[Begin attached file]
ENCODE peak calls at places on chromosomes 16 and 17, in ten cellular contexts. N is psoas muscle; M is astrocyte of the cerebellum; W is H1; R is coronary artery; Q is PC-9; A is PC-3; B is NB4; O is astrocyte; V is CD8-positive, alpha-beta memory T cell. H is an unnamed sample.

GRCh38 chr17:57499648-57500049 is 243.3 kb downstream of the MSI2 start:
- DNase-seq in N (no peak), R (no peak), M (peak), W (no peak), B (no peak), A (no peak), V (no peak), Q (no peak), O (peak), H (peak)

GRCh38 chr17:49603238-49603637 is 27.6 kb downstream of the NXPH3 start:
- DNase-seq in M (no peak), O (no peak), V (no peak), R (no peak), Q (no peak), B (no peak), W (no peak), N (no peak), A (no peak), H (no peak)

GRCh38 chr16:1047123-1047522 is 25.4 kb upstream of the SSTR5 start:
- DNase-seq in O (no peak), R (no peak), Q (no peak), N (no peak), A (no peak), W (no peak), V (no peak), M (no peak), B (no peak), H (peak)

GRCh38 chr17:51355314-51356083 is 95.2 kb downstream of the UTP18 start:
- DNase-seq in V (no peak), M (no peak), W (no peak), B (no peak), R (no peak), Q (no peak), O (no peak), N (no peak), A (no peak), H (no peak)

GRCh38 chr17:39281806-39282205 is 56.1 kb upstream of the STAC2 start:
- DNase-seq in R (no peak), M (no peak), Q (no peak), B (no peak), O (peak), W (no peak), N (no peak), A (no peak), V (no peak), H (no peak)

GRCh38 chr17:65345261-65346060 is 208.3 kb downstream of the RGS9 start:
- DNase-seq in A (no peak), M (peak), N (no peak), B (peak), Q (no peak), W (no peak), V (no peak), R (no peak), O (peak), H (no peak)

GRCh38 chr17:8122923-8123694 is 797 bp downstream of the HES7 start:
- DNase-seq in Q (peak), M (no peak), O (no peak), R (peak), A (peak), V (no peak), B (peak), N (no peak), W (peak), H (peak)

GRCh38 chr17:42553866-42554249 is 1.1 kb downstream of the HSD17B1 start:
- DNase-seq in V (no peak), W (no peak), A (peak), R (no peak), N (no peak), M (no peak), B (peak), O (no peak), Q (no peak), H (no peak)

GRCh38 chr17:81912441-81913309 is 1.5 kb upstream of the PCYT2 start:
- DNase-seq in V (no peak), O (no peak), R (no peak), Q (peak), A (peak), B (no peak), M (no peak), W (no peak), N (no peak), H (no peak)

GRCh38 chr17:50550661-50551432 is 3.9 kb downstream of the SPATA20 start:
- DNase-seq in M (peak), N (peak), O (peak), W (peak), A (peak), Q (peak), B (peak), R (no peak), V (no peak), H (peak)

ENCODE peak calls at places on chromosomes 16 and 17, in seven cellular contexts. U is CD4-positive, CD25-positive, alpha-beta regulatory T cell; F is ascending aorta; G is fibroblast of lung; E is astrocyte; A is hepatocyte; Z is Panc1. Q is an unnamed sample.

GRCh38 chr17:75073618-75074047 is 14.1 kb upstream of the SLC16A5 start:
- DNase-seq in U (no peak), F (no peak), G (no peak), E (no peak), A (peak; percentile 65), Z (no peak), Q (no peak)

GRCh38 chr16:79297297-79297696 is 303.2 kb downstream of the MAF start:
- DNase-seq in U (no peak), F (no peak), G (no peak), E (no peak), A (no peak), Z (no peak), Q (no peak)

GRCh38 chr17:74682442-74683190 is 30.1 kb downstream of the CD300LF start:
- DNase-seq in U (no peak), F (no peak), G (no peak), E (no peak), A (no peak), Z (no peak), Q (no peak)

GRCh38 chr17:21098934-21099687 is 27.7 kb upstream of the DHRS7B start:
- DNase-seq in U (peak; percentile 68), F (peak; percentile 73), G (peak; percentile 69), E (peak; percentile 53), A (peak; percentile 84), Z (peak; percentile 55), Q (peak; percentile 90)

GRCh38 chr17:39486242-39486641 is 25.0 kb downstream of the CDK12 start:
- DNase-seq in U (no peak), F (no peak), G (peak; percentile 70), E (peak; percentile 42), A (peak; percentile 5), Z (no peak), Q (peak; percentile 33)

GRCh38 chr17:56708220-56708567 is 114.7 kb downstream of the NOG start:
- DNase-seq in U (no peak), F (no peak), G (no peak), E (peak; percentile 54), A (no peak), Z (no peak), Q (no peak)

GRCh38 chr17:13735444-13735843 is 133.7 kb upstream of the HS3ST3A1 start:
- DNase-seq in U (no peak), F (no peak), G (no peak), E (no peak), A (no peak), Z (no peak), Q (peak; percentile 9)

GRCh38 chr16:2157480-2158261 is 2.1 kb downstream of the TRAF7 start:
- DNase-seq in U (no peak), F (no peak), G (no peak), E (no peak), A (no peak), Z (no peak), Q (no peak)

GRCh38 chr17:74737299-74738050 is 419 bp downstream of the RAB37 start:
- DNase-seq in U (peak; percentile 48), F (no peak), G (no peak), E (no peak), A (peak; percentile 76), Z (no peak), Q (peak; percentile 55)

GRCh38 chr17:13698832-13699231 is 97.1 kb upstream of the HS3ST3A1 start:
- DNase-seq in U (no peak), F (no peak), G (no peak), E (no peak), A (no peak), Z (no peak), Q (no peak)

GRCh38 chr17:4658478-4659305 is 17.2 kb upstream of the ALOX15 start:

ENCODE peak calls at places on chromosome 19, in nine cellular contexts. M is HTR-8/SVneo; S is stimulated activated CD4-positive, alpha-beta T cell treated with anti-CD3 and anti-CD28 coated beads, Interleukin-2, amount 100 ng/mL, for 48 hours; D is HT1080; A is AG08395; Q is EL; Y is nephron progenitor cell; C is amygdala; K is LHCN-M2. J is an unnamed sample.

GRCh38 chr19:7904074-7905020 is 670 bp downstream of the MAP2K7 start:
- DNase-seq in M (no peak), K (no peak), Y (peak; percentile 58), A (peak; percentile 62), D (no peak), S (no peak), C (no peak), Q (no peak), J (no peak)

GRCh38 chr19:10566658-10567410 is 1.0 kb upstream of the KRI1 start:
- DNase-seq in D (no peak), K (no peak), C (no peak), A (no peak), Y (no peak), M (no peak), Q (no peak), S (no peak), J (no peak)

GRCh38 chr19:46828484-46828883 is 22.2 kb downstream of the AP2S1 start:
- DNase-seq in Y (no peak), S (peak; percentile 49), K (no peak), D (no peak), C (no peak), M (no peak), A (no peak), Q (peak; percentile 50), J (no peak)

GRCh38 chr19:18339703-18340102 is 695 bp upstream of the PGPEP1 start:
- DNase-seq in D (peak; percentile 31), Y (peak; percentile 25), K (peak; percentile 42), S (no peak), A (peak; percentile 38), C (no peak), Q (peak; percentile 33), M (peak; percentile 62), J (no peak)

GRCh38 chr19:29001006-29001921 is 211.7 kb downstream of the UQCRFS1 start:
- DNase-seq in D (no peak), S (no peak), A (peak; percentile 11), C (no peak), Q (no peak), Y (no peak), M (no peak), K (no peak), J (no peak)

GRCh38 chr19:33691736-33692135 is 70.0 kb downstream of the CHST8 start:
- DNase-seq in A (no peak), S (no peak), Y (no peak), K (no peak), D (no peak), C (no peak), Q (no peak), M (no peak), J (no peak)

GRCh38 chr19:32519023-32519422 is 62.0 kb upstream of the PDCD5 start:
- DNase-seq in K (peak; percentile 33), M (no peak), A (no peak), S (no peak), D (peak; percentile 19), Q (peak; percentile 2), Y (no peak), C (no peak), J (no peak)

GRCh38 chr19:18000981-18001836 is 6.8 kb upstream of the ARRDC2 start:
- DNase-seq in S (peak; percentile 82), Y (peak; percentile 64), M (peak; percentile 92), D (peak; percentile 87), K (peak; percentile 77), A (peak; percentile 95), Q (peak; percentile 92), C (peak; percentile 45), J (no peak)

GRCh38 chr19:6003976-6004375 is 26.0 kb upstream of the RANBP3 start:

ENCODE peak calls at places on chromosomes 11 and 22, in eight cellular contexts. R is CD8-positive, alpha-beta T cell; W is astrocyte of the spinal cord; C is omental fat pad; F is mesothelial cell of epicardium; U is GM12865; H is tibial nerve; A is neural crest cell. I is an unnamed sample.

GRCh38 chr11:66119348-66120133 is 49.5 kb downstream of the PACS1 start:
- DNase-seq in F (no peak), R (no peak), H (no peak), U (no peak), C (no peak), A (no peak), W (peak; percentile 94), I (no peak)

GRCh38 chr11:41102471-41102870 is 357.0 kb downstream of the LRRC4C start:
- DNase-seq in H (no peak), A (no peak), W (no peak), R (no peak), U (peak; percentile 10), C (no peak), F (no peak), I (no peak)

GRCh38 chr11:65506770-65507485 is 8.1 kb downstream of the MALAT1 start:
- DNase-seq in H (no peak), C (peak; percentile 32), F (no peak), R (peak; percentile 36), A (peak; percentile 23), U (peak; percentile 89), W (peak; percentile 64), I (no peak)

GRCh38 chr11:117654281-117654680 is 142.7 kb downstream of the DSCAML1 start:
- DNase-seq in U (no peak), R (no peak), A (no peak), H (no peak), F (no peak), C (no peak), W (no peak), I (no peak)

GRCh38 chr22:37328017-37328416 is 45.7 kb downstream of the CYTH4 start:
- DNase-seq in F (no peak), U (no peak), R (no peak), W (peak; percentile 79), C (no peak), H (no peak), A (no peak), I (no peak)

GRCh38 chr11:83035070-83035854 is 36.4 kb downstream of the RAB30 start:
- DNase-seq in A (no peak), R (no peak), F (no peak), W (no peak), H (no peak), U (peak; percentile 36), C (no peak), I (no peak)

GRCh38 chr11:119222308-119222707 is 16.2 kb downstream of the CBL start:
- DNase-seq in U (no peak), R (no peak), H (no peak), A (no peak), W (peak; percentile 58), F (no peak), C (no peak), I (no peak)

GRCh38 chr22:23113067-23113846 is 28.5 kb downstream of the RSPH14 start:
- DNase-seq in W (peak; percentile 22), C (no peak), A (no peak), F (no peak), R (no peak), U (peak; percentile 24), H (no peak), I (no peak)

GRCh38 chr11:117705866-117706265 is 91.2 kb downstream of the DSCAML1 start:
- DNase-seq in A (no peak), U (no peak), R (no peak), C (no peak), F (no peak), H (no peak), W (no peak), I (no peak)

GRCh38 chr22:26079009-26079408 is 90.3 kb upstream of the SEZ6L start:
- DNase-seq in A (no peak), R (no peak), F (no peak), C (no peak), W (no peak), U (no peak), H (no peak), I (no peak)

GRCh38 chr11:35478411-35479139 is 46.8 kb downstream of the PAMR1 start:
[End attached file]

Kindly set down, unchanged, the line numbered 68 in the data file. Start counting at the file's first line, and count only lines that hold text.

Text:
- DNase-seq in H (no peak), C (peak; percentile 32), F (no peak), R (peak; percentile 36), A (peak; percentile 23), U (peak; percentile 89), W (peak; percentile 64), I (no peak)